In the late 1990s, the dotcom boom was a watershed moment for luxury real estate. It had an impact that extended well beyond those making millions of dollars in the tech industry. The acquired wealth and accompanying optimism created a new breed of affluent consumer and a renewed demand for luxury real estate, resulting in a surge in prices in the ultra-high-end. While the market has had multiple swings since then, the fascination with the luxury real estate space has persisted.
â€śIn the mid â€™90s, luxury apartments revived the market. The values were so enticing that it started to domino the other way, tumbling from the higher-end apartments down to the smaller ones,â€ť says Diane Ramirez, CEO of Halstead Property in New York City, a member of Luxury Portfolio InternationalÂ®.
Prior to this time, it was rare to see a home over $10 million, even in the most exclusive areas, but as we moved into the early 2000s, prices that once seemed astronomical became commonplace.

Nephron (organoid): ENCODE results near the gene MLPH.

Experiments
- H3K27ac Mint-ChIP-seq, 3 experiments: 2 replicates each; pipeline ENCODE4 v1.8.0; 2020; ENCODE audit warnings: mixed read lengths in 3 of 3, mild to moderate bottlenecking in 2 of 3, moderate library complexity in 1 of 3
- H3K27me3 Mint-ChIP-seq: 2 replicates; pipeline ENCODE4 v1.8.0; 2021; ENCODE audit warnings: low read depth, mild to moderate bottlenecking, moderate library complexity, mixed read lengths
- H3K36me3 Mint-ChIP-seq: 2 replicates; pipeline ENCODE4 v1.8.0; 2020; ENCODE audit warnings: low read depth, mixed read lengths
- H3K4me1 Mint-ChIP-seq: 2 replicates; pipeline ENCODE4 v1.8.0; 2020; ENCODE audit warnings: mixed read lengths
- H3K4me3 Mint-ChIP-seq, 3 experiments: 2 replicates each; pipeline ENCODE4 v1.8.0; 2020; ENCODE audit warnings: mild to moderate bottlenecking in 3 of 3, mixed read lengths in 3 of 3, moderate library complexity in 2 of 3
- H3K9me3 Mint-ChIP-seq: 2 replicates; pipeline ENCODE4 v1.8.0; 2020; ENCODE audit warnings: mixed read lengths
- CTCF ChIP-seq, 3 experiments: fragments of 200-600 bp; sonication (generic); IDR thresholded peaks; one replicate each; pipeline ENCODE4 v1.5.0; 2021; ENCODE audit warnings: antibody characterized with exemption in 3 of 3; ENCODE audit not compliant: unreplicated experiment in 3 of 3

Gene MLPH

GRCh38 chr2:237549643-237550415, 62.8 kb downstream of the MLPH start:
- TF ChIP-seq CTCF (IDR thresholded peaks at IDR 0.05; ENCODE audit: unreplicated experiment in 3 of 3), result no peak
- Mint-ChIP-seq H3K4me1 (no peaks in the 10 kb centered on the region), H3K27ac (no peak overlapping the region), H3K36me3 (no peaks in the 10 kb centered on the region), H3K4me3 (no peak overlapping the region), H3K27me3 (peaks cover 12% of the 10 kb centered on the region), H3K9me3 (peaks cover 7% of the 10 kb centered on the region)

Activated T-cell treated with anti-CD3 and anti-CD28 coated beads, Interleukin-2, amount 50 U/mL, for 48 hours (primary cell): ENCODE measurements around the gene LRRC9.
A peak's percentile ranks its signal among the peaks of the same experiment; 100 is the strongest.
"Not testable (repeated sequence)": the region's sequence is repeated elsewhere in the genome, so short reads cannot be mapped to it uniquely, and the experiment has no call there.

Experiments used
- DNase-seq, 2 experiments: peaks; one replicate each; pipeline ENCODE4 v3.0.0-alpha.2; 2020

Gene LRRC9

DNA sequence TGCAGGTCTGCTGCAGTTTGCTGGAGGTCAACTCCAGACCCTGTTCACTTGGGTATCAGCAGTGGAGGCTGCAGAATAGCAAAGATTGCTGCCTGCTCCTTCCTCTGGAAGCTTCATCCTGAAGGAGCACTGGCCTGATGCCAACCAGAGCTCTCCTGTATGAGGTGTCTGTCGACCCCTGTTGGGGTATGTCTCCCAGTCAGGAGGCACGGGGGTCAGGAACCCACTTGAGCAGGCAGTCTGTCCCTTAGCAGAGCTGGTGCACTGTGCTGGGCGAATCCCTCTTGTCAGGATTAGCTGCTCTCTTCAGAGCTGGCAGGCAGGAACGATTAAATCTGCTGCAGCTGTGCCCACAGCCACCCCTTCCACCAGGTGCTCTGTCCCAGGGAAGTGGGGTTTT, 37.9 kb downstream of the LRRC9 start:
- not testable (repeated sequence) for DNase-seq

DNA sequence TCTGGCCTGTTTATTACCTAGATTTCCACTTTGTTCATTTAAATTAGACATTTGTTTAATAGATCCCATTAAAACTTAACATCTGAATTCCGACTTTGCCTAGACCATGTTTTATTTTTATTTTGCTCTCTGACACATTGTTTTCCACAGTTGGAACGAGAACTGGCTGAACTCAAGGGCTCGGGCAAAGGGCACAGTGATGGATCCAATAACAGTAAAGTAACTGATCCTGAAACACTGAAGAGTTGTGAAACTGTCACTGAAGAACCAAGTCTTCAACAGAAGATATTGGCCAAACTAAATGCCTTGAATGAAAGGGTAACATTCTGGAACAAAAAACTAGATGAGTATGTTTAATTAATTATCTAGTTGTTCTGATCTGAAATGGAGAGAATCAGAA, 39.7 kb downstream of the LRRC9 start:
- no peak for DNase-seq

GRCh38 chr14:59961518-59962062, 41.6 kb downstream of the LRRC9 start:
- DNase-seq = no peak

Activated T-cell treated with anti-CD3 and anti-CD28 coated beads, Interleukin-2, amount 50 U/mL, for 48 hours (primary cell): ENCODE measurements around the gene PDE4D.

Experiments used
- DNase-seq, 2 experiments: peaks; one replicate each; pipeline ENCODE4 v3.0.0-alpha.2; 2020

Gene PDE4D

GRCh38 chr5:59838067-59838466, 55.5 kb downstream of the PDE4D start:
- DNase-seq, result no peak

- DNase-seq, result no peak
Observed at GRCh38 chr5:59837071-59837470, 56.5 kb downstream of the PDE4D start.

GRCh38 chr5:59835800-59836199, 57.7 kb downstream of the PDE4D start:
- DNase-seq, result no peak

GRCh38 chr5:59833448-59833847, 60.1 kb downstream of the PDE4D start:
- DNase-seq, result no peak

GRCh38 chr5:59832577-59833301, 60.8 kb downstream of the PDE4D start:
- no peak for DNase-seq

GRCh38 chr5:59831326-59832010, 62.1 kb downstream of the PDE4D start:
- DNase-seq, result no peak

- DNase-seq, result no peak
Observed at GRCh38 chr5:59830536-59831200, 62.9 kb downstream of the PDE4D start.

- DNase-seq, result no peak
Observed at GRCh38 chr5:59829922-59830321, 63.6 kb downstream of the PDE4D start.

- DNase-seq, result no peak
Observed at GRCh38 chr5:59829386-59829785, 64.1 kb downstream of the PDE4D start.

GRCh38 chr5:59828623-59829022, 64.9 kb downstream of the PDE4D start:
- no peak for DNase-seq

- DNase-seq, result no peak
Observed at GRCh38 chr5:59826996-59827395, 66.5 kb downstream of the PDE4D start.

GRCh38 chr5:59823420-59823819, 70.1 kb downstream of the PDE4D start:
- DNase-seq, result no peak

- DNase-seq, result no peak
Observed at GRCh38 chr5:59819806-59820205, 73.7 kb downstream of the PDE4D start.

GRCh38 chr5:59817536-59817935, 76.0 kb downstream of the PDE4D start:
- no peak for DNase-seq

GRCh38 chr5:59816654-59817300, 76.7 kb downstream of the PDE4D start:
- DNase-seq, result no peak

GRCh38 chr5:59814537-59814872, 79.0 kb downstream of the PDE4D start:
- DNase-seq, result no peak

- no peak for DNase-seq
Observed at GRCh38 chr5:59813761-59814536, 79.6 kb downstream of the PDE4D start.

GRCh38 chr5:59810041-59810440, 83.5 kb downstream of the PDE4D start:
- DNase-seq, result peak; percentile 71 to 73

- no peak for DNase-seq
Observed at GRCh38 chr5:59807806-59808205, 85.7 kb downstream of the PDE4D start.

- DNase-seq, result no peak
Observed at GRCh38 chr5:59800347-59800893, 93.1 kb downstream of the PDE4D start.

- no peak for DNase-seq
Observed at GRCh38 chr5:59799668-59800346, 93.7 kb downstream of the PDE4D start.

Suddenly, there was a whole new luxury consumerâ€”a new generation of affluenceâ€”and the way they approached life, including their pursuit of real estate, has had a lasting impact. Unlike the traditional affluent individual who had inherited his or her wealth, the â€śnew luxuryâ€ť consumer was self-made, growing up with middle-class values, a strong sense of family and a desire to learn about luxury products and services in order to make intelligent decisions.
With this changing landscape, the seeds were planted for a new kind of real estate marketing that responded to the needs of this savvy consumer, empowered with technology and increasingly globally-minded. Even before the Internet became a pervasive part of home search, consumers wanted more control of the process. They were more demanding than ever and expected a high level of expertise and performance from their real estate brokers.